China's railway projects in Thailand, Laos to start

By Guo Yiming
0 Comment(s)Print E-mail, September 22, 2015
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China's high-speed railway models on display for the first time, at the China-ASEAN Expo, held in Nanning, capital of Guangxi Zhuang Autonomous Region from Sept. 18 to 21, 2015. [Guo Yiming /]

China's high-speed railway projects are finally gaining ground in Southeast Asia, as top government officials in Thailand and Laos attending the 12th China-ASEAN Expo indicated the construction in both countries might start before the end of this year.

Thailand's Deputy Prime Minister Dr. Tanasak Patimapragorn said his country's 840-kilometer project may start this December, linking the northern city of Nong Khai with Bangkok.

Laos is also determined to have a high-speed railway project with cooperation from China in order to transform the landlocked country, according to its Deputy Prime Minister Somsava Lengsavad who gave a speech in fluent Mandarin during the opening ceremony of the 12th China-ASEAN Expo and Business and Investment Summit on Sept. 18, 2015.

As Laos' largest investor, China is also going to help launch a man-made satellite for the southeast country, according to Somasava, who saw both projects as being of historical and strategic significance to the country whose lack of infrastructure remains a massive headache.

The Thai Deputy Prime Minister added that China's "Belt and Road" initiative prompted the realization of the railway project which had gone through 10 years of tough negotiations.

China is looking to build a high-speed line from Kunming all the way down to Singapore, passing through Laos, Thailand and Malaysia, a project that would increase China's GDP and those of the involved nations by US$375 billion, according to China Railway Corp.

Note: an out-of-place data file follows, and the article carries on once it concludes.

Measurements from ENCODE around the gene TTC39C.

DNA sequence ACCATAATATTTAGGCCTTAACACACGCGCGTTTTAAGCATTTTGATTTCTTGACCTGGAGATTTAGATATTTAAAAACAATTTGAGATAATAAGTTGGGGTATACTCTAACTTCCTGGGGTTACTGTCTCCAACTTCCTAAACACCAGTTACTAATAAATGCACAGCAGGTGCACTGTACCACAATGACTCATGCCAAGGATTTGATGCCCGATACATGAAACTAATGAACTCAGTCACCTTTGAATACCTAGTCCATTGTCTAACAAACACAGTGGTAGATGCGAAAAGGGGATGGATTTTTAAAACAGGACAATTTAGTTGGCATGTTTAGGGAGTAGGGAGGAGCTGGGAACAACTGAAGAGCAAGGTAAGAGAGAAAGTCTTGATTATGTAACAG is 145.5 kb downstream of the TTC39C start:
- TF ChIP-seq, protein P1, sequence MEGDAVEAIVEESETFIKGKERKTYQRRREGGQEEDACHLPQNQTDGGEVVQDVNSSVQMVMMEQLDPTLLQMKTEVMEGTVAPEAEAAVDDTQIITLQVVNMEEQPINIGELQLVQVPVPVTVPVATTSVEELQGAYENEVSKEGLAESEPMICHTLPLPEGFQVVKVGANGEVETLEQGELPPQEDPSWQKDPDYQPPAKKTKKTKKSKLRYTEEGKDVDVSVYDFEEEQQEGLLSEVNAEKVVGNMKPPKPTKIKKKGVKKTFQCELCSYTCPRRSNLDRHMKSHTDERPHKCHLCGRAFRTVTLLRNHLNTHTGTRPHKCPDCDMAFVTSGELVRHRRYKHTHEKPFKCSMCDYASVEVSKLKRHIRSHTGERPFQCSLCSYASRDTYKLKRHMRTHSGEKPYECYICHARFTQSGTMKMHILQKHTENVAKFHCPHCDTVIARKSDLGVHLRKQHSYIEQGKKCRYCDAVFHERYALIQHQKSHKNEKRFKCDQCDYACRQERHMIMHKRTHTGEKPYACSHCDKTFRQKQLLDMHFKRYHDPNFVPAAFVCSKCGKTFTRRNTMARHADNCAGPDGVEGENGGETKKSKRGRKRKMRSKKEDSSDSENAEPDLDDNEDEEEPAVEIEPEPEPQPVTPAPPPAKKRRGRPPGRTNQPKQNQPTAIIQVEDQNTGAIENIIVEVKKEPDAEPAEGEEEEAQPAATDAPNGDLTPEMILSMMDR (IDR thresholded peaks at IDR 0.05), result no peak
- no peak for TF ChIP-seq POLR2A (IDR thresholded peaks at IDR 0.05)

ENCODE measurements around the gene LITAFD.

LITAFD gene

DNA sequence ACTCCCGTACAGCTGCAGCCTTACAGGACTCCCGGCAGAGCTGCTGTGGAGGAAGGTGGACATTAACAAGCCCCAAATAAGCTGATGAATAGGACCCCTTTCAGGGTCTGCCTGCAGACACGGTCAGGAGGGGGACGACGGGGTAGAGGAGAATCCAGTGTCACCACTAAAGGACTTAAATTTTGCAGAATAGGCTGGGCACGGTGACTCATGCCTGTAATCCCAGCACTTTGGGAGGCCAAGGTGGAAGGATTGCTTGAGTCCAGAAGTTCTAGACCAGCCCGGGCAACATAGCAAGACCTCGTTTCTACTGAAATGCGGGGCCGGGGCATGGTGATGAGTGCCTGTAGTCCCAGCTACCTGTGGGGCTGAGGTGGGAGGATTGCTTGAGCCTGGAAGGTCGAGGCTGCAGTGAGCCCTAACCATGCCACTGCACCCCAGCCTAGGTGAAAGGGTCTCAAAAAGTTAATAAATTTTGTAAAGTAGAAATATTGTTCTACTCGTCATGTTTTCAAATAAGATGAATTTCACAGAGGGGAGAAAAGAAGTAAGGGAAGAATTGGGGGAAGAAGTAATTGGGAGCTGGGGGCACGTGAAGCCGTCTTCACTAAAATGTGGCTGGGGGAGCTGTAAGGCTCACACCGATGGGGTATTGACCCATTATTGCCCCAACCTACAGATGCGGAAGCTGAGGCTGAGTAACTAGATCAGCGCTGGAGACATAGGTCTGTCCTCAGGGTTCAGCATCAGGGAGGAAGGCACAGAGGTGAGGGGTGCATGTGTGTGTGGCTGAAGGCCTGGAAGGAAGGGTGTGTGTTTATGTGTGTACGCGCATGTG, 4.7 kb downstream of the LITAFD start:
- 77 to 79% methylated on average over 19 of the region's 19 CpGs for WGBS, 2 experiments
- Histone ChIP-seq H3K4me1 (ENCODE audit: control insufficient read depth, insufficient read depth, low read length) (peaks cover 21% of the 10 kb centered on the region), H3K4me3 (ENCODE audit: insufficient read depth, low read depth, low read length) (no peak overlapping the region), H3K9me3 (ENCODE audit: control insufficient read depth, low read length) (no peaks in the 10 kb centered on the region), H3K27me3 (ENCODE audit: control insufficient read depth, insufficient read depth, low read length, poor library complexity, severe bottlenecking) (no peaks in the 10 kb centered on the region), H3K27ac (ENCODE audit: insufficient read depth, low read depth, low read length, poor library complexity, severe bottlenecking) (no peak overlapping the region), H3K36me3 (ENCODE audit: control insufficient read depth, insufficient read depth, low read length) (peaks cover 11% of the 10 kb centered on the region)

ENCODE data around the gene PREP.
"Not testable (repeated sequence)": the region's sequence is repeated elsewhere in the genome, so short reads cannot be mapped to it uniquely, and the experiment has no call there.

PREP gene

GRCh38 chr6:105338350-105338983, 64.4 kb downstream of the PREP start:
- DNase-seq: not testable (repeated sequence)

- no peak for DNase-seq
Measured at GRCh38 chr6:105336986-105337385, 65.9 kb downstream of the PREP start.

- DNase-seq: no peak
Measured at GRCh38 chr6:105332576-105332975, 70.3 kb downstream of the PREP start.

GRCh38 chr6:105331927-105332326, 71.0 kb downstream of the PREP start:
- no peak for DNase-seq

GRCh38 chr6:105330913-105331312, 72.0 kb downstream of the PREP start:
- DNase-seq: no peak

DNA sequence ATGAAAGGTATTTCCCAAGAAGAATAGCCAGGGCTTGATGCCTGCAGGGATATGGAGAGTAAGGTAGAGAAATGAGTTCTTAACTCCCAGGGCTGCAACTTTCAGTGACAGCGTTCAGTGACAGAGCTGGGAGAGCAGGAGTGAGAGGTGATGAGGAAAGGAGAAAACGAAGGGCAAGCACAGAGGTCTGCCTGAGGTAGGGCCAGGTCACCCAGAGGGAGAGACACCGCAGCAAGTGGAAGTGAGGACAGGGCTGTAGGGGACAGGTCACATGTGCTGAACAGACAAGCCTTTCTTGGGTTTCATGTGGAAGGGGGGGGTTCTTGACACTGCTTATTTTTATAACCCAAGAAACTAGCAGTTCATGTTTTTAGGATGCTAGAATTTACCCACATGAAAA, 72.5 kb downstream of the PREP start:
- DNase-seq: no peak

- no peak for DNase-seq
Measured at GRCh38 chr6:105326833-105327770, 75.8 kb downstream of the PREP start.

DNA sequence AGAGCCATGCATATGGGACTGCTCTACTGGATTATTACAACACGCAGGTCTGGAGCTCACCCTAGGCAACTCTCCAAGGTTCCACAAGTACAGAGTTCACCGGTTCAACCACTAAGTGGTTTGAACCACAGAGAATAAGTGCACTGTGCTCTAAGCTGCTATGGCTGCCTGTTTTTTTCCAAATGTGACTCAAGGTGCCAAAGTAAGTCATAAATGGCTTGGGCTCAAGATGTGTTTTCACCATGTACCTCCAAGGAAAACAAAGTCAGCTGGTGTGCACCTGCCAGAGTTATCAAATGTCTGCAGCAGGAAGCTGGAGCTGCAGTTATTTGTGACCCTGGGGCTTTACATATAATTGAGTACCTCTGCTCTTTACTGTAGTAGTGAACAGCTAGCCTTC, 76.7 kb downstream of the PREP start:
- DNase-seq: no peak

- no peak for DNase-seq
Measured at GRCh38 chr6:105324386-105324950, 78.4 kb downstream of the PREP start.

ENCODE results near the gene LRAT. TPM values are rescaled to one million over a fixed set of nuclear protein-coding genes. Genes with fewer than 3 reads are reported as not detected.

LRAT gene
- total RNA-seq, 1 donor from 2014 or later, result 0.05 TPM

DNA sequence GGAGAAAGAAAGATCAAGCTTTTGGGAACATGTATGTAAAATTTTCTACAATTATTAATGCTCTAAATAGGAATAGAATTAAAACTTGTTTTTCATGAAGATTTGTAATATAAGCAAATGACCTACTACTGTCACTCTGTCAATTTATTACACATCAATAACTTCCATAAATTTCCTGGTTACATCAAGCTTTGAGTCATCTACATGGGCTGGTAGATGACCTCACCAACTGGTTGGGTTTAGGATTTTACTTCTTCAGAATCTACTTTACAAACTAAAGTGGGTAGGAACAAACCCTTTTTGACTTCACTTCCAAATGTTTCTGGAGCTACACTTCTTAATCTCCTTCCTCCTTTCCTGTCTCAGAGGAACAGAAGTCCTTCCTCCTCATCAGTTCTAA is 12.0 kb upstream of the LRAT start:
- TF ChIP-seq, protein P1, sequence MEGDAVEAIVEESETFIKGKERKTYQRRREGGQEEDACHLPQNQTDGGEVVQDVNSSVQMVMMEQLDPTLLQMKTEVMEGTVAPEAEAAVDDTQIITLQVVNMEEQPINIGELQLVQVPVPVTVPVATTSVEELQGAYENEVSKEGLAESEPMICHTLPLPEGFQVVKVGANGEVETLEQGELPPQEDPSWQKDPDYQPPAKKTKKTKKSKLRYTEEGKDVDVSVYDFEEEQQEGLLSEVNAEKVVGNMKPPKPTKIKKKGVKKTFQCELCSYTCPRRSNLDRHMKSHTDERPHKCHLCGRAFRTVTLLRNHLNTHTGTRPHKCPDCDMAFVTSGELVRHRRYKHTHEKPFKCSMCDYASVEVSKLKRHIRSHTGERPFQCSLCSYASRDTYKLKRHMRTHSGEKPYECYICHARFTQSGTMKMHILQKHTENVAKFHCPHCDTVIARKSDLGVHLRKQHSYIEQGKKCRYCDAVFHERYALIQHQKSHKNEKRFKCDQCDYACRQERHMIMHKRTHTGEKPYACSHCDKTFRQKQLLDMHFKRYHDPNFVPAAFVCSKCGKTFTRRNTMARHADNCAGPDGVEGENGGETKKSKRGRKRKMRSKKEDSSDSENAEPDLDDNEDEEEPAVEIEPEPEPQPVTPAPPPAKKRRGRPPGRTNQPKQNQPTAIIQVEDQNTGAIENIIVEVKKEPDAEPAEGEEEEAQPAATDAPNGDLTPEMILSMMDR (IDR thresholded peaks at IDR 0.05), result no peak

China's railway industry has not gained a presence in the ASEAN region overnight. Beijing had lobbied heavily, trying to sweeten the terms of its bid to become more competitive faced with strong rivals like Japan.

"We have encountered many problems during the bidding process overseas such as the one when Indonesia decided to scrap plans for its first high-speed railway at the last minute," said a company official. "But we weren't discouraged and continue to market the advantage of China's high-speed railway to the overseas public as well as related authorities."

Deputy Prime Minister Somsava Lengsavad said the most troublesome problems had been solved and hoped that the project could be launched before Dec. 2, which is the 40th anniversary of the founding of the republic.

Laos only had 6.5 km of antiquated railway, and its population of six million has had to make do with a dilapidated road network being little more than a chain of muddy potholes. The country, which suffered decades of war in the 20th century, is eager to achieve transformation from landlocked backwoods to globally linked manufacturing hub.

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